"Thorn-Bush" Structure Recharges Sodium Battery Research

By making an electrode with a plant-like structure and combining two materials, the lab of Prof. Andre Taylor has developed a technology that could pave the way for the practical use of sodium-ion batteries.

The results of the electrode and its thorn-bush structure are published in ACS Nano. Won-Hee Ryu, a former postdoctoral associate in Taylor's lab, is the lead author of the study.

Lithium batteries are the state-of-the-art right now because of their high capacity. But lithium is a limited, and costly resource. "So in terms of grid storage, where you need a large amount, lithium doesn't make sense because there's only a few countries that have a huge amount of it," said Taylor, corresponding author, and Associate Professor of Chemical & Environmental Engineering.

Everyone, though, has access to sodium, which makes that material very compelling to battery makers. The challenge, however, is increasing the material's capacity, and its ability to recharge.

Electrode materials are largely responsible for the performance of sodium ion batteries. Anode materials typically used for lithium batteries - such as graphite and silicon - have much less capacity and insufficient cycling when used for sodium batteries, so researchers have long sought out a good substitute.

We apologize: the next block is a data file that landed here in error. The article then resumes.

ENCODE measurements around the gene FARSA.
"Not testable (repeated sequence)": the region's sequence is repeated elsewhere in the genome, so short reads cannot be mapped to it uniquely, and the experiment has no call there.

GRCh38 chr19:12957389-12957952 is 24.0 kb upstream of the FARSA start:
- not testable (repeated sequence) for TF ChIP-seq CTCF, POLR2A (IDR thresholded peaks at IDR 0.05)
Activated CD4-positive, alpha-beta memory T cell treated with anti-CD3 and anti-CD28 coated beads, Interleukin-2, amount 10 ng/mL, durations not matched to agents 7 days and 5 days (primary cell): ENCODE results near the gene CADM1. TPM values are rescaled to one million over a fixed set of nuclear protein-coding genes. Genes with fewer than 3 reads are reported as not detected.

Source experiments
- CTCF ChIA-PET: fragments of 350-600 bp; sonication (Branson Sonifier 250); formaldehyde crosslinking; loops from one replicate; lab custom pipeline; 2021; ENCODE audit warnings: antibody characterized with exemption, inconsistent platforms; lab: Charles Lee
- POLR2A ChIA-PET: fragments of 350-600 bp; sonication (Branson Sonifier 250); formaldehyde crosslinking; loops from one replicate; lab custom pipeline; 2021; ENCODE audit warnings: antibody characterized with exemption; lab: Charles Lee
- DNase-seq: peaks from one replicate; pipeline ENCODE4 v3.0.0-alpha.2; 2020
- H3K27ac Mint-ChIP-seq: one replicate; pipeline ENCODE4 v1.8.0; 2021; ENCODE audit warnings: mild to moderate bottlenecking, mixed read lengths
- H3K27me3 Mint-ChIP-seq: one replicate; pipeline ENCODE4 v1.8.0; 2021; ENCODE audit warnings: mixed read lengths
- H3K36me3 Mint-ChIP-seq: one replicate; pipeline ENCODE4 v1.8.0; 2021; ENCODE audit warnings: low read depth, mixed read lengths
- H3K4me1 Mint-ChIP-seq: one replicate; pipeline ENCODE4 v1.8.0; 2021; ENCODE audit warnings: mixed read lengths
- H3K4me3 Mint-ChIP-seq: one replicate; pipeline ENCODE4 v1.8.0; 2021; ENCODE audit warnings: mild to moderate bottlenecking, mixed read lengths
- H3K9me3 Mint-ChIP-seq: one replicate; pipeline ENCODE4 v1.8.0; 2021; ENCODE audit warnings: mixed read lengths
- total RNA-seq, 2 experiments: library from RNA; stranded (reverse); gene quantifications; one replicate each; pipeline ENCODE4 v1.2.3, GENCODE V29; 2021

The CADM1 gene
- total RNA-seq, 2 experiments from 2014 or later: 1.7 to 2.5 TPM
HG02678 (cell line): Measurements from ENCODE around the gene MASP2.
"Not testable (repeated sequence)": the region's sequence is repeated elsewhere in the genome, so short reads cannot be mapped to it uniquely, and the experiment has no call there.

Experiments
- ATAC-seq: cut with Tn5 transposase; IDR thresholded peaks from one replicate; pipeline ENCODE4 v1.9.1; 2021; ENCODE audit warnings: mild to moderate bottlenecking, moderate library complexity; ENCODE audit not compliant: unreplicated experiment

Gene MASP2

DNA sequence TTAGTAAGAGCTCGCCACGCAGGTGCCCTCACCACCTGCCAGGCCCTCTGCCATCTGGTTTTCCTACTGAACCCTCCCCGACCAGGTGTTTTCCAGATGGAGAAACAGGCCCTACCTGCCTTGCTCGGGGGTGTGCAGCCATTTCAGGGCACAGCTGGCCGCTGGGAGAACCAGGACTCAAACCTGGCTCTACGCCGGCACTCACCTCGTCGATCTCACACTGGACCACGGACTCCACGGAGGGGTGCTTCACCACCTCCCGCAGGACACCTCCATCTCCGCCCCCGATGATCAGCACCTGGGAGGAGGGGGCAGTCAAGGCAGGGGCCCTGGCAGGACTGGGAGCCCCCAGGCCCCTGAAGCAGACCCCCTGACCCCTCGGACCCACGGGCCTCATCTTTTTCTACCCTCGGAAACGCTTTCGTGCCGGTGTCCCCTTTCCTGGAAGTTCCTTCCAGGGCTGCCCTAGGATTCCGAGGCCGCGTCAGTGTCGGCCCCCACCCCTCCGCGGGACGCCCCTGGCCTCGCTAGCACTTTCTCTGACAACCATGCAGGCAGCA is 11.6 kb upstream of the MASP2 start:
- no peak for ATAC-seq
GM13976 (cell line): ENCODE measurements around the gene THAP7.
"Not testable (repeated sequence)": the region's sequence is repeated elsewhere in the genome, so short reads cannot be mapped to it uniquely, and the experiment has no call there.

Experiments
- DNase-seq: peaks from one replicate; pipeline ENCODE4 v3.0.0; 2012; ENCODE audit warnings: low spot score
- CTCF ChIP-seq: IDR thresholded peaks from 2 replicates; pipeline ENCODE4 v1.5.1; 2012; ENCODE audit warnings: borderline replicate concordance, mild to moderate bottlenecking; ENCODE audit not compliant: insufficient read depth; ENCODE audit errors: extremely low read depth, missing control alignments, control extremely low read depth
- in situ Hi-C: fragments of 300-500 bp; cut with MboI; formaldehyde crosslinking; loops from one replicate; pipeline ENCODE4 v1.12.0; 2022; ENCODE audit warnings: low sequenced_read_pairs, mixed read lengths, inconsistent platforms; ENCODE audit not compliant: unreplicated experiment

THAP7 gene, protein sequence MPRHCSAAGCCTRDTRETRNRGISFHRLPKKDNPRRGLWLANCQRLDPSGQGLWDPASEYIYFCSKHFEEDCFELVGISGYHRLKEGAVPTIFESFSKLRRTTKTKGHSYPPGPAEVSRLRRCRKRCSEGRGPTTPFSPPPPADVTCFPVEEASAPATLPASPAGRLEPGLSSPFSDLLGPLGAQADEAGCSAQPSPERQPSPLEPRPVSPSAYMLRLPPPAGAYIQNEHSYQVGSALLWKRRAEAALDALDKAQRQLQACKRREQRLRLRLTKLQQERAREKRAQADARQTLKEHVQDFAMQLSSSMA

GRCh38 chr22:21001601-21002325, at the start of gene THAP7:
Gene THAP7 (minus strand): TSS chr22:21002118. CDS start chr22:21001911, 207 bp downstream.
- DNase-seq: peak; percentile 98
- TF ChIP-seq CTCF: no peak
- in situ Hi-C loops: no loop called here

One possible alternative is a class of metal oxides known as conversion reaction anodes, known for their structural stability. But when used with sodium batteries, they provide a low capacity.

Taylor's lab decided to try instead tungsten sulfide, another promising but flawed material. Metal sulfides provide a high capacity, but can lead to the dissolution of sulfur and break down the material. "You want your material to be conductive, but don't want it to degrade under the electrochemical reactions," Taylor said.

The researchers, however, found that they could prevent this by oxidizing the surface and creating what they call a "protective surface." This essentially provides the best properties of the oxides and sulfides. An unexpected bonus of the oxidation process is that creates a "thorn-bush" structure, with long and continuous nanofibers. It originated as an accident in the lab, but the researchers recognized its potential use.

"The thing about batteries and electrodes is you want to create things with high-surface areas," Taylor said, adding that the thorn-bush structure does this by providing more reaction sites for the sodium ions. What's more, Ryu said, the electrospinning method they used to achieve the structure – a synthetic procedure using simple post-heat treatment in air – is simple and versatile. Typically, making hierarchical nanofibers requires an additional and complicated process, such as chemical vapor deposition.

The researchers are the first to report the synthesis of tungsten trisulfide (WS3) as a potential anode for high capacity sodium ion battery. Ryu said the use of WS3 allows for a facile insertion and extraction of sodium ions.

The tungsten sulfide/oxide electrodes delivered a superb second discharge capacity, less capacity loss and – compared to a pure sulfide electrode - improved performance over 100 cycles.

"It's a system to show that there's a new way to build something," Taylor said. "We're pretty excited about it."

Ryu, who conducted all the research for the study while at Yale, is now an assistant professor of chemical & biological engineering at Sookmyung Women's University.

Primary funding for the study came from the NatureNet Program of the Nature Conservancy.